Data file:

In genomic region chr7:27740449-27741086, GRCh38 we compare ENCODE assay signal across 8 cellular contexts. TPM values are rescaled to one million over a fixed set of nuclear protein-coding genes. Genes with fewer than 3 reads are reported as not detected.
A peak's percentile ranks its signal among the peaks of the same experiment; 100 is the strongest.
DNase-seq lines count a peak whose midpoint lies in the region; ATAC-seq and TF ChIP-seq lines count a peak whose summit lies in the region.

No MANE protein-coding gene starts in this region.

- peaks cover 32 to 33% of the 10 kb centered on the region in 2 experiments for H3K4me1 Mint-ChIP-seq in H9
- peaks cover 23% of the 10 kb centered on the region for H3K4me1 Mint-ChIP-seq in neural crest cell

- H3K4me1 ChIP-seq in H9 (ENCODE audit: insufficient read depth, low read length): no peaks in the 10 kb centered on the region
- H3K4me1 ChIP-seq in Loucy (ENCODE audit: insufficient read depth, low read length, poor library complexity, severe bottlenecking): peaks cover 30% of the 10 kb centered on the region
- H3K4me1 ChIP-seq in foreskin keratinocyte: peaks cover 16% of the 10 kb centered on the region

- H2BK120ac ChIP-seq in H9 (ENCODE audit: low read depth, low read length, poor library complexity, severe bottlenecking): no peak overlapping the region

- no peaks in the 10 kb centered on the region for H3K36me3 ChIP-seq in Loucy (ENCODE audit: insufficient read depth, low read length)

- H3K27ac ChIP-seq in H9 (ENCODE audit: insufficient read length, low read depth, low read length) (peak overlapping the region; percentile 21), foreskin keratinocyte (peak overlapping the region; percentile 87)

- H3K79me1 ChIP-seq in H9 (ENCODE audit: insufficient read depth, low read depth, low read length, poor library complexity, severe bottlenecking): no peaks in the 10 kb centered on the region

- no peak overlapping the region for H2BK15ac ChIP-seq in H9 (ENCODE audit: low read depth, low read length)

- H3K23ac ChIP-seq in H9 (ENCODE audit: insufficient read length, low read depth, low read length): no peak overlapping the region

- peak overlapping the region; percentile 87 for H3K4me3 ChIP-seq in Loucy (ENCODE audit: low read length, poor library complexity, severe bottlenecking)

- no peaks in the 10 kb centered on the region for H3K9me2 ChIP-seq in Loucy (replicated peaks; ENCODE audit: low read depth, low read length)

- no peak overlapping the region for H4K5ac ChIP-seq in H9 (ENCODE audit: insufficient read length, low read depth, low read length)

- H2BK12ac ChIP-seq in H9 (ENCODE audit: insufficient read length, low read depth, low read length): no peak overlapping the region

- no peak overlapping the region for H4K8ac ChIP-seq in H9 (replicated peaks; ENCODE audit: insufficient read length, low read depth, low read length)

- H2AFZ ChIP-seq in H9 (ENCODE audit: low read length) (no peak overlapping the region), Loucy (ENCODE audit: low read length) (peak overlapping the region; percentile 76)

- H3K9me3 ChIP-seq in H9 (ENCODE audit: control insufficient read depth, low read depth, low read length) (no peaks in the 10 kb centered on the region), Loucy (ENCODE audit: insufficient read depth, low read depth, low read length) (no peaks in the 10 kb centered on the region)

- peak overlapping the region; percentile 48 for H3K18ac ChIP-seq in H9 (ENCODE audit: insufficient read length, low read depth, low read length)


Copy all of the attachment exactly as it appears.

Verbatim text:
In genomic region chr7:27740449-27741086, GRCh38 we compare ENCODE assay signal across 8 cellular contexts. TPM values are rescaled to one million over a fixed set of nuclear protein-coding genes. Genes with fewer than 3 reads are reported as not detected.
A peak's percentile ranks its signal among the peaks of the same experiment; 100 is the strongest.
DNase-seq lines count a peak whose midpoint lies in the region; ATAC-seq and TF ChIP-seq lines count a peak whose summit lies in the region.

No MANE protein-coding gene starts in this region.

- peaks cover 32 to 33% of the 10 kb centered on the region in 2 experiments for H3K4me1 Mint-ChIP-seq in H9
- peaks cover 23% of the 10 kb centered on the region for H3K4me1 Mint-ChIP-seq in neural crest cell

- H3K4me1 ChIP-seq in H9 (ENCODE audit: insufficient read depth, low read length): no peaks in the 10 kb centered on the region
- H3K4me1 ChIP-seq in Loucy (ENCODE audit: insufficient read depth, low read length, poor library complexity, severe bottlenecking): peaks cover 30% of the 10 kb centered on the region
- H3K4me1 ChIP-seq in foreskin keratinocyte: peaks cover 16% of the 10 kb centered on the region

- H2BK120ac ChIP-seq in H9 (ENCODE audit: low read depth, low read length, poor library complexity, severe bottlenecking): no peak overlapping the region

- no peaks in the 10 kb centered on the region for H3K36me3 ChIP-seq in Loucy (ENCODE audit: insufficient read depth, low read length)

- H3K27ac ChIP-seq in H9 (ENCODE audit: insufficient read length, low read depth, low read length) (peak overlapping the region; percentile 21), foreskin keratinocyte (peak overlapping the region; percentile 87)

- H3K79me1 ChIP-seq in H9 (ENCODE audit: insufficient read depth, low read depth, low read length, poor library complexity, severe bottlenecking): no peaks in the 10 kb centered on the region

- no peak overlapping the region for H2BK15ac ChIP-seq in H9 (ENCODE audit: low read depth, low read length)

- H3K23ac ChIP-seq in H9 (ENCODE audit: insufficient read length, low read depth, low read length): no peak overlapping the region

- peak overlapping the region; percentile 87 for H3K4me3 ChIP-seq in Loucy (ENCODE audit: low read length, poor library complexity, severe bottlenecking)

- no peaks in the 10 kb centered on the region for H3K9me2 ChIP-seq in Loucy (replicated peaks; ENCODE audit: low read depth, low read length)

- no peak overlapping the region for H4K5ac ChIP-seq in H9 (ENCODE audit: insufficient read length, low read depth, low read length)

- H2BK12ac ChIP-seq in H9 (ENCODE audit: insufficient read length, low read depth, low read length): no peak overlapping the region

- no peak overlapping the region for H4K8ac ChIP-seq in H9 (replicated peaks; ENCODE audit: insufficient read length, low read depth, low read length)

- H2AFZ ChIP-seq in H9 (ENCODE audit: low read length) (no peak overlapping the region), Loucy (ENCODE audit: low read length) (peak overlapping the region; percentile 76)

- H3K9me3 ChIP-seq in H9 (ENCODE audit: control insufficient read depth, low read depth, low read length) (no peaks in the 10 kb centered on the region), Loucy (ENCODE audit: insufficient read depth, low read depth, low read length) (no peaks in the 10 kb centered on the region)

- peak overlapping the region; percentile 48 for H3K18ac ChIP-seq in H9 (ENCODE audit: insufficient read length, low read depth, low read length)